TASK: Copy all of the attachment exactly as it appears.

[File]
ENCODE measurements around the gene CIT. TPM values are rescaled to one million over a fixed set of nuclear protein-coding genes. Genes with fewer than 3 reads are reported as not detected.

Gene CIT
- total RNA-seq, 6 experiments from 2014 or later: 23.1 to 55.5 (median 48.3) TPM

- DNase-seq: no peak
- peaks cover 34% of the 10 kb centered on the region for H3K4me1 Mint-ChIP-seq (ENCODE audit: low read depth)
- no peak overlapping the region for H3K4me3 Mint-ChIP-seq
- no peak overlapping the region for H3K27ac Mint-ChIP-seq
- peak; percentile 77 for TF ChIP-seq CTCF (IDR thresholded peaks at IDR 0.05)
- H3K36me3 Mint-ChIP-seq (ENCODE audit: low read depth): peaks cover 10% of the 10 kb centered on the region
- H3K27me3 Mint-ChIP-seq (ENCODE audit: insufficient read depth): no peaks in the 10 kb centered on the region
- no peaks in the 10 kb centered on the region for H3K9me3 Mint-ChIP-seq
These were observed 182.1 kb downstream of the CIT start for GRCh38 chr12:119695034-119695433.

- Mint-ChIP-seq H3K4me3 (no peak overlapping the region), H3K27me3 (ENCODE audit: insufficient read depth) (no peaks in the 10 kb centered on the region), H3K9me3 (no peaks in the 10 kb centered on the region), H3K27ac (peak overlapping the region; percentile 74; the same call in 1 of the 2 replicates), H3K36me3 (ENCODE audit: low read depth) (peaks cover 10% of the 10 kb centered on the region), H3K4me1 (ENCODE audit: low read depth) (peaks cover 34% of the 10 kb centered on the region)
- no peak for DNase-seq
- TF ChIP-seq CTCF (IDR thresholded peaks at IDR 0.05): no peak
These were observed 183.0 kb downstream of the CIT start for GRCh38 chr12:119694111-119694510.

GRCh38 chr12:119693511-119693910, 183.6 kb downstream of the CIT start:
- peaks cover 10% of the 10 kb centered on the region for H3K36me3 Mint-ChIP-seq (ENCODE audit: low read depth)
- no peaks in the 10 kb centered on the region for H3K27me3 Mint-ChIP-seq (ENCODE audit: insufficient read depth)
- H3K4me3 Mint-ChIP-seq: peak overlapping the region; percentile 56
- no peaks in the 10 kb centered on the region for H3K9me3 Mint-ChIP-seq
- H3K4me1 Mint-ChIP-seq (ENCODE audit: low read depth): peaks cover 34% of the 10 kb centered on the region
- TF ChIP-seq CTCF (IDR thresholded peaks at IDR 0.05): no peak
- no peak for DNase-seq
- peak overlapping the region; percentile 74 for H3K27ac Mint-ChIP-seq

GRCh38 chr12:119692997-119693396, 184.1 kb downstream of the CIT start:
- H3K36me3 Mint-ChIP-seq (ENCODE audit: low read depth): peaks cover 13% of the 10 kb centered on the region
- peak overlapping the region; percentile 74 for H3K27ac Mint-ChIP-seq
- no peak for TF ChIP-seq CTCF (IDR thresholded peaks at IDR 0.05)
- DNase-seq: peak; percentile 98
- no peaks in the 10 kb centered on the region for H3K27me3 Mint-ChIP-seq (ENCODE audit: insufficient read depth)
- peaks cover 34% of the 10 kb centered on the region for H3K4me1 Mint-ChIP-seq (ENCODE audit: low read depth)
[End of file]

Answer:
ENCODE measurements around the gene CIT. TPM values are rescaled to one million over a fixed set of nuclear protein-coding genes. Genes with fewer than 3 reads are reported as not detected.

Gene CIT
- total RNA-seq, 6 experiments from 2014 or later: 23.1 to 55.5 (median 48.3) TPM

- DNase-seq: no peak
- peaks cover 34% of the 10 kb centered on the region for H3K4me1 Mint-ChIP-seq (ENCODE audit: low read depth)
- no peak overlapping the region for H3K4me3 Mint-ChIP-seq
- no peak overlapping the region for H3K27ac Mint-ChIP-seq
- peak; percentile 77 for TF ChIP-seq CTCF (IDR thresholded peaks at IDR 0.05)
- H3K36me3 Mint-ChIP-seq (ENCODE audit: low read depth): peaks cover 10% of the 10 kb centered on the region
- H3K27me3 Mint-ChIP-seq (ENCODE audit: insufficient read depth): no peaks in the 10 kb centered on the region
- no peaks in the 10 kb centered on the region for H3K9me3 Mint-ChIP-seq
These were observed 182.1 kb downstream of the CIT start for GRCh38 chr12:119695034-119695433.

- Mint-ChIP-seq H3K4me3 (no peak overlapping the region), H3K27me3 (ENCODE audit: insufficient read depth) (no peaks in the 10 kb centered on the region), H3K9me3 (no peaks in the 10 kb centered on the region), H3K27ac (peak overlapping the region; percentile 74; the same call in 1 of the 2 replicates), H3K36me3 (ENCODE audit: low read depth) (peaks cover 10% of the 10 kb centered on the region), H3K4me1 (ENCODE audit: low read depth) (peaks cover 34% of the 10 kb centered on the region)
- no peak for DNase-seq
- TF ChIP-seq CTCF (IDR thresholded peaks at IDR 0.05): no peak
These were observed 183.0 kb downstream of the CIT start for GRCh38 chr12:119694111-119694510.

GRCh38 chr12:119693511-119693910, 183.6 kb downstream of the CIT start:
- peaks cover 10% of the 10 kb centered on the region for H3K36me3 Mint-ChIP-seq (ENCODE audit: low read depth)
- no peaks in the 10 kb centered on the region for H3K27me3 Mint-ChIP-seq (ENCODE audit: insufficient read depth)
- H3K4me3 Mint-ChIP-seq: peak overlapping the region; percentile 56
- no peaks in the 10 kb centered on the region for H3K9me3 Mint-ChIP-seq
- H3K4me1 Mint-ChIP-seq (ENCODE audit: low read depth): peaks cover 34% of the 10 kb centered on the region
- TF ChIP-seq CTCF (IDR thresholded peaks at IDR 0.05): no peak
- no peak for DNase-seq
- peak overlapping the region; percentile 74 for H3K27ac Mint-ChIP-seq

GRCh38 chr12:119692997-119693396, 184.1 kb downstream of the CIT start:
- H3K36me3 Mint-ChIP-seq (ENCODE audit: low read depth): peaks cover 13% of the 10 kb centered on the region
- peak overlapping the region; percentile 74 for H3K27ac Mint-ChIP-seq
- no peak for TF ChIP-seq CTCF (IDR thresholded peaks at IDR 0.05)
- DNase-seq: peak; percentile 98
- no peaks in the 10 kb centered on the region for H3K27me3 Mint-ChIP-seq (ENCODE audit: insufficient read depth)
- peaks cover 34% of the 10 kb centered on the region for H3K4me1 Mint-ChIP-seq (ENCODE audit: low read depth)